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Alanine Aminotransferase (ALT)

An alanine aminotransferase (ALT) test measures the amount of this enzyme in the blood. ALT is found mainly in the liver, but also in smaller amounts in the kidneys camera.gif, heart, muscles, and pancreas camera.gif. ALT was formerly called serum glutamic pyruvic transaminase (SGPT).

ALT is measured to see if the liver is damaged or diseased. Low levels of ALT are normally found in the blood. But when the liver is damaged or diseased, it releases ALT into the bloodstream, which makes ALT levels go up. Most increases in ALT levels are caused by liver damage.

The ALT test is often done along with other tests that check for liver damage, including aspartate aminotransferase (AST), alkaline phosphatase, lactate dehydrogenase (LDH), and bilirubin. Both ALT and AST levels are reliable tests for liver damage.

Why It Is Done

The alanine aminotransferase (ALT) test is done to:

  • Identify liver disease, especially cirrhosis and hepatitis caused by alcohol, drugs, or viruses.
  • Help check for liver damage.
  • Find out whether jaundice was caused by a blood disorder or liver disease.
  • Keep track of the effects of medicines that can damage the liver.

How To Prepare

Avoid strenuous exercise just before having an ALT test.

Tell your doctor:

Talk to your doctor about any concerns you have regarding the need for the test, its risks, how it will be done, or what the results may mean. To help you understand the importance of this test, fill out the medical test information form(What is a PDF document?).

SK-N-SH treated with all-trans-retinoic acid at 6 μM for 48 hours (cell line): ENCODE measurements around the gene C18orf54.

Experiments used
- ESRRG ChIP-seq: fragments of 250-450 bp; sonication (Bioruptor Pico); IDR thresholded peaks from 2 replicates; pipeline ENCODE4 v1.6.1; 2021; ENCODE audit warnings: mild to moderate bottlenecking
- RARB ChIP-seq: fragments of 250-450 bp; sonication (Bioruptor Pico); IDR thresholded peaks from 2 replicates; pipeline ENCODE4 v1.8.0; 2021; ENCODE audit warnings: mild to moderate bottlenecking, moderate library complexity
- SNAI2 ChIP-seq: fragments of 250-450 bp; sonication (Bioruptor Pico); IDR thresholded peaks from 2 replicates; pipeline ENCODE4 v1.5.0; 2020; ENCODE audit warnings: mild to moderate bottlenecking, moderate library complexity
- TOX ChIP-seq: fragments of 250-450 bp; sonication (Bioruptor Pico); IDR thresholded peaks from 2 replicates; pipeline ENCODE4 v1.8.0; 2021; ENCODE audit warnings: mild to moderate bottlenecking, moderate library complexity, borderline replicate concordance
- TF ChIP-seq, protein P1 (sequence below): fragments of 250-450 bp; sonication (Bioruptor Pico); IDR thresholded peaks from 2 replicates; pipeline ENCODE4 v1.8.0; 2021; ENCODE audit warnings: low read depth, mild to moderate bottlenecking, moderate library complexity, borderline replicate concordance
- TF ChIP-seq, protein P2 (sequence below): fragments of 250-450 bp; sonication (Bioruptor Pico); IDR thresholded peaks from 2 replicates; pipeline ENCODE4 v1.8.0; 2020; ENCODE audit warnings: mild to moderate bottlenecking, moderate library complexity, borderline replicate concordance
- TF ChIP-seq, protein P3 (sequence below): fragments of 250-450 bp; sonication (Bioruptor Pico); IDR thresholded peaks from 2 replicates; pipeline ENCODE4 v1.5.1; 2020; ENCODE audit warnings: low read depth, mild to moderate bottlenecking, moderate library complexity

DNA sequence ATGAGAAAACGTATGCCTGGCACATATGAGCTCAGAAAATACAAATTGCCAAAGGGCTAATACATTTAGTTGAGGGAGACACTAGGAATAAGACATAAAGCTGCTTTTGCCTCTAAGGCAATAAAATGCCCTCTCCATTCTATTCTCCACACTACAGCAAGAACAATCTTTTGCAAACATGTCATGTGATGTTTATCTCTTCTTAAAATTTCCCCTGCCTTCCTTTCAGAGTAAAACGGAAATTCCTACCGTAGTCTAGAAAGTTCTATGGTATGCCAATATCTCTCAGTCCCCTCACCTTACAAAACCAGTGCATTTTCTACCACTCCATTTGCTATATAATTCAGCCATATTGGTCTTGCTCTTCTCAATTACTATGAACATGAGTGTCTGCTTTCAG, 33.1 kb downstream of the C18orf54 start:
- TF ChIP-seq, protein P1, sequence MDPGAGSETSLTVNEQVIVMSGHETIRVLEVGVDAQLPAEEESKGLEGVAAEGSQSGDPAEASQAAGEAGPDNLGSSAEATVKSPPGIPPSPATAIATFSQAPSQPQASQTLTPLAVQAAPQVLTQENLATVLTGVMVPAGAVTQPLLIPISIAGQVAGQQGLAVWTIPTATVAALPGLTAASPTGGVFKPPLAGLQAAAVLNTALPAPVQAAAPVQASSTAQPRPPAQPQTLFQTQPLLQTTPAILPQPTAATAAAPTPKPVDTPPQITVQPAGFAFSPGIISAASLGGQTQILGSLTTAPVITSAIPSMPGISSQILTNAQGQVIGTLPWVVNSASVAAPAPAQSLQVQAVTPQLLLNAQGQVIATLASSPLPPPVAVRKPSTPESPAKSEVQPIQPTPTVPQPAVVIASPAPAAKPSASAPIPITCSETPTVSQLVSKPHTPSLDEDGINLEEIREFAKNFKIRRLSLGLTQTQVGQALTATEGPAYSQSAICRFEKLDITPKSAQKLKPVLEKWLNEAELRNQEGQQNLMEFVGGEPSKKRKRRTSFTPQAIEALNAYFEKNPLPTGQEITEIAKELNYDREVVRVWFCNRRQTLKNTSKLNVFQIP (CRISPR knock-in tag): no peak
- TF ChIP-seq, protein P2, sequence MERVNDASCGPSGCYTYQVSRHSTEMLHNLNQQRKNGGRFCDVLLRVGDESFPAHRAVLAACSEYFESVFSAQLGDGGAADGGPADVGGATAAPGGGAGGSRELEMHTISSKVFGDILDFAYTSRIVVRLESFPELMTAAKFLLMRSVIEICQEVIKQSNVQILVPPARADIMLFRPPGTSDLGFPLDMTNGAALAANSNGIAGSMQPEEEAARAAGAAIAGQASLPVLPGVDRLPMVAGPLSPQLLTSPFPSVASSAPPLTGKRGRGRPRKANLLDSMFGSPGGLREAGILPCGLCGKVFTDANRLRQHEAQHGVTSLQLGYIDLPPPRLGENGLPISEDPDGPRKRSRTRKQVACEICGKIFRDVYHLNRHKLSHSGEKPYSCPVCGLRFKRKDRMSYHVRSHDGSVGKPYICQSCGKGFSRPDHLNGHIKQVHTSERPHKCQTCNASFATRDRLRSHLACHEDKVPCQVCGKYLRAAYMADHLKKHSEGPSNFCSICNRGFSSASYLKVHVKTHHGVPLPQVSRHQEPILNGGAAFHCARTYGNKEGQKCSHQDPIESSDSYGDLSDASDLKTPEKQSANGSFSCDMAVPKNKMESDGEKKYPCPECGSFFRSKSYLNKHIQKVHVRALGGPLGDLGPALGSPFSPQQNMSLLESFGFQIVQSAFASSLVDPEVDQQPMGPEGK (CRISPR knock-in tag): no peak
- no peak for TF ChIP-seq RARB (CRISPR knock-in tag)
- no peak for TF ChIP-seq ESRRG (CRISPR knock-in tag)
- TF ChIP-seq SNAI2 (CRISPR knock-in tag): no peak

How It Is Done

The health professional taking a sample of your blood will:

  • Wrap an elastic band around your upper arm to stop the flow of blood. This makes the veins below the band larger so it is easier to put a needle into the vein.
  • Clean the needle site with alcohol.
  • Put the needle into the vein. More than one needle stick may be needed.
  • Attach a tube to the needle to fill it with blood.
  • Remove the band from your arm when enough blood is collected.
  • Put a gauze pad or cotton ball over the needle site as the needle is removed.
  • Put pressure on the site and then put on a bandage.

How It Feels

The blood sample is taken from a vein in your arm. An elastic band is wrapped around your upper arm. It may feel tight. You may feel nothing at all from the needle, or you may feel a quick sting or pinch.

Risks

There is very little chance of a problem from having blood sample taken from a vein.

  • You may get a small bruise at the site. You can lower the chance of bruising by keeping pressure on the site for several minutes.
  • In rare cases, the vein may become swollen after the blood sample is taken. This problem is called phlebitis. A warm compress can be used several times a day to treat this.
  • Ongoing bleeding can be a problem for people with bleeding disorders. Aspirin, warfarin (Coumadin), and other blood-thinning medicines can make bleeding more likely. If you have bleeding or clotting problems, or if you take blood-thinning medicines, tell your doctor before your blood sample is taken.

WebMD Medical Reference from Healthwise

Last Updated: January 23, 2014
This information is not intended to replace the advice of a doctor. Healthwise disclaims any liability for the decisions you make based on this information.

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